Dating spode tower

10-Nov-2019 04:00

Felspar porcelain has a glass like finish which made the china very popular at the time.Spodes New Stone  " data-medium-file="https://antiquedetective.files.wordpress.com/2012/10/20121008_193020.jpg? w=274" data-large-file="https://antiquedetective.files.wordpress.com/2012/10/20121008_193020.jpg? w=274" class="alignright size-full wp-image-15" title="Spodes New Stone" src="https://antiquedetective.files.wordpress.com/2012/10/20121008_193020.jpg?Please visit my page The Spode Archive for On this page, below, you will find links to my relevant blogposts about finding out about your Spode and Copeland pieces.You may find that you can do this yourself from these links. You can also find examples of backstamps illustrated on my my Spode ABC where you find all sorts of Spode history information.From 1847 – 1970’s the company was owned by the Copeland family and as such pieces were often stamped Copeland Spode, but some were just marked as Copeland.Spode has used hundreds of different styles of stamps and marks during its long history, there have been over seventy-five thousand different patterns recorded.Information about Spode and Copeland history can be found in the large Spode archive which is deposited at the Stoke on Trent City Archives.

dating spode tower-17

On modern china and pottery pattern names or numbers are often printed on the base here we have the company name then written underneath “New Japan Stone” which refers to the product that is going into the mix to produce the china they were also at the time imitating Chinese and Japanese porcelain.

J – January, F- February, M-March, A-April, Y-May, U-June, L-July, T-August, S-September, O-October, N-November, D-December.

For example A74 would be made in April 1874 Spode Felspar Porcelain mark " data-medium-file="https://antiquedetective.files.wordpress.com/2012/10/20121008_192849.jpg?

Spode Salmon Dish c.1820 printed in Castle pattern. Robert donated it to the Trust where it remained in storage until its recent rediscovery.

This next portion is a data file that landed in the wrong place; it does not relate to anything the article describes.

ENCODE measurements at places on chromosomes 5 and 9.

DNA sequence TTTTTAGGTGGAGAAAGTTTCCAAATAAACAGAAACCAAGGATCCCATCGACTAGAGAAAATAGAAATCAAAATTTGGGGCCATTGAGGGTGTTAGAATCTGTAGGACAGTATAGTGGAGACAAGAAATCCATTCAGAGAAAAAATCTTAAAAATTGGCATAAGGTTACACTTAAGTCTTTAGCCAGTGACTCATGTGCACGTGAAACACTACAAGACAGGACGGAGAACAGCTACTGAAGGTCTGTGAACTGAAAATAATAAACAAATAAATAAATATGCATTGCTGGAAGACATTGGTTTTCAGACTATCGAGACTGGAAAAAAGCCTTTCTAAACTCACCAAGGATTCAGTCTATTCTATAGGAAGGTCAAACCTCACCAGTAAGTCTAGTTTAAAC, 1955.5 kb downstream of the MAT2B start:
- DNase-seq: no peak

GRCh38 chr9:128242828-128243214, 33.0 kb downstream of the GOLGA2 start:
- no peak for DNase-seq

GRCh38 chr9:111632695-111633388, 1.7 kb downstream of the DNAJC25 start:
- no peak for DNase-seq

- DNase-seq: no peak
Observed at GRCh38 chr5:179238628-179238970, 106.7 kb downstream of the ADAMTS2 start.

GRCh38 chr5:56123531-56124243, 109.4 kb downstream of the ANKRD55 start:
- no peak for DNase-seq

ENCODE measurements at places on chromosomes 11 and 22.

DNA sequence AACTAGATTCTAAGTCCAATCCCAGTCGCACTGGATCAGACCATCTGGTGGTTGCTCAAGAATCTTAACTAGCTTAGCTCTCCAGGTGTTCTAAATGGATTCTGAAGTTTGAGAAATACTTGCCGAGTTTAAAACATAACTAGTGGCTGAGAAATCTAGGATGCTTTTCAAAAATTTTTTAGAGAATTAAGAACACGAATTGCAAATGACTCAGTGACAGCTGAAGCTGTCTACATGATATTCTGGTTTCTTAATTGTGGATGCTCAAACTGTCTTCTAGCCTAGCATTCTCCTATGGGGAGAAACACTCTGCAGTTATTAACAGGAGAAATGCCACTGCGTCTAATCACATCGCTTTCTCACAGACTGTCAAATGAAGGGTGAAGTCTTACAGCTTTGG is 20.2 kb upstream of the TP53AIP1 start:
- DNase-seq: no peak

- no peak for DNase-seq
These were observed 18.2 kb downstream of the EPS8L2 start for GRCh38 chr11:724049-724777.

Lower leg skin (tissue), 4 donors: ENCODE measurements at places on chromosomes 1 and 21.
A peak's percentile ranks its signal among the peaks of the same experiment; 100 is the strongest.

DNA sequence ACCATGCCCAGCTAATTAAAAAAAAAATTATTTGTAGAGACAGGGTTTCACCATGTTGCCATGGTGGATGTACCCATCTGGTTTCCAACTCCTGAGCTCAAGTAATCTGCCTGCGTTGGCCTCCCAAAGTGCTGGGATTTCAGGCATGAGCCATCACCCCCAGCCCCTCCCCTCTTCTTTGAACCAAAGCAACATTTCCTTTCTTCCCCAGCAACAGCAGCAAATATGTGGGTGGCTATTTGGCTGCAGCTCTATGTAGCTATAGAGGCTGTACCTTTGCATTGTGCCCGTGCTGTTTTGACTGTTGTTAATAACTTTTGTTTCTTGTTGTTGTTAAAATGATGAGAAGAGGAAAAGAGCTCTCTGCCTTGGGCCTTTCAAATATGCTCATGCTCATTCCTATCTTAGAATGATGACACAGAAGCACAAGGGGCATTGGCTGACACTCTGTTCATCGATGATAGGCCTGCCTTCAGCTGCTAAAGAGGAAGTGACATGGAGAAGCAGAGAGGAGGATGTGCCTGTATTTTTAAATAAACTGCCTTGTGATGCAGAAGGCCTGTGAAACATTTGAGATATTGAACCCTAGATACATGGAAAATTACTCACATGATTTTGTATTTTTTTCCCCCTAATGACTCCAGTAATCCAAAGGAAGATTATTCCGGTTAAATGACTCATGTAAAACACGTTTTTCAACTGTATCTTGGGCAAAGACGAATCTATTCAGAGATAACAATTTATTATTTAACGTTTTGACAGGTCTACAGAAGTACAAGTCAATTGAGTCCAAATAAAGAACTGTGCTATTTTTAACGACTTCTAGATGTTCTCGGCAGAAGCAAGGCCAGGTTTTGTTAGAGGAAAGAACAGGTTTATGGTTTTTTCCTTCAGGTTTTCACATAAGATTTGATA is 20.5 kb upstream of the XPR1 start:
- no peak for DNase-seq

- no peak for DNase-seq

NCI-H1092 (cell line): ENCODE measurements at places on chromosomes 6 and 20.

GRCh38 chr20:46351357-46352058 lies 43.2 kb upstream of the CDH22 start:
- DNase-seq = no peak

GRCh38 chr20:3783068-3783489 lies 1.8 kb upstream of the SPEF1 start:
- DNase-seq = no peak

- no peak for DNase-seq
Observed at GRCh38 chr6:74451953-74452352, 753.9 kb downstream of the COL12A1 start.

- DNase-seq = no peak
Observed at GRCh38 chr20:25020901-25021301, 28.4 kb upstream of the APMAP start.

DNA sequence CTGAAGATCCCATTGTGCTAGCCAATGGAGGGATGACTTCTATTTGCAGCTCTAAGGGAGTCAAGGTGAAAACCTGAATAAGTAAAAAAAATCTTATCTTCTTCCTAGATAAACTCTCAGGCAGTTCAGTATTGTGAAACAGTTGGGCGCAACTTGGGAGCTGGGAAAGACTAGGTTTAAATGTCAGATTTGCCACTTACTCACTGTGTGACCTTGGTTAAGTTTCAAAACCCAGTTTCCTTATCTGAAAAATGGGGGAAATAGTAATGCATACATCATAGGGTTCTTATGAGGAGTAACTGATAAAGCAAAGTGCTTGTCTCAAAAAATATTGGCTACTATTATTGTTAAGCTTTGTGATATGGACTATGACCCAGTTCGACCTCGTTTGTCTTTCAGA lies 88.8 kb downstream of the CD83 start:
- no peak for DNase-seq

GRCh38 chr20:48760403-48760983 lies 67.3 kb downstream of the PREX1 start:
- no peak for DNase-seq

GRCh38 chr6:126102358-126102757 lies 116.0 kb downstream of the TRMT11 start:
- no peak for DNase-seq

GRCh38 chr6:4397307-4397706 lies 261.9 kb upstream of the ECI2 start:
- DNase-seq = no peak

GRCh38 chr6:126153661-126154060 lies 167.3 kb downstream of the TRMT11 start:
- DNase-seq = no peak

There may be a Spode title allocated to this pattern but until this is known the title given by Robert Copeland of “Foreign Port” remains. Spode Tall Dutch Jug, c.1820, printed in Tower pattern, 30cm high. Tissue pull — ‘Foreign Port’ pattern Underglaze printed marks in blue on the reverse of the Foreign Port dish Spode Low Dutch Jug in Caramanian pattern, c.1820. London Shape Breakfast Cup and Saucer in Trophies —Etruscan pattern, c.1820.

On modern china and pottery pattern names or numbers are often printed on the base here we have the company name then written underneath “New Japan Stone” which refers to the product that is going into the mix to produce the china they were also at the time imitating Chinese and Japanese porcelain.J – January, F- February, M-March, A-April, Y-May, U-June, L-July, T-August, S-September, O-October, N-November, D-December.For example A74 would be made in April 1874 Spode Felspar Porcelain mark " data-medium-file="https://antiquedetective.files.wordpress.com/2012/10/20121008_192849.jpg?Spode Salmon Dish c.1820 printed in Castle pattern. Robert donated it to the Trust where it remained in storage until its recent rediscovery.There may be a Spode title allocated to this pattern but until this is known the title given by Robert Copeland of “Foreign Port” remains. Spode Tall Dutch Jug, c.1820, printed in Tower pattern, 30cm high. Tissue pull — ‘Foreign Port’ pattern Underglaze printed marks in blue on the reverse of the Foreign Port dish Spode Low Dutch Jug in Caramanian pattern, c.1820. London Shape Breakfast Cup and Saucer in Trophies —Etruscan pattern, c.1820. Different designs were used on different shaped items; the ’Indian Sporting’ series alone has 21 different hunting scenes based on engravings in a monthly publication ’Oriental Field Sports’ by one Edward Orme of Bond Street, London. This interesting dish was rediscovered when the contents of the Reserve Collection at the Spode Museum was being packed to send away for storage at the time of closure of the Spode factory.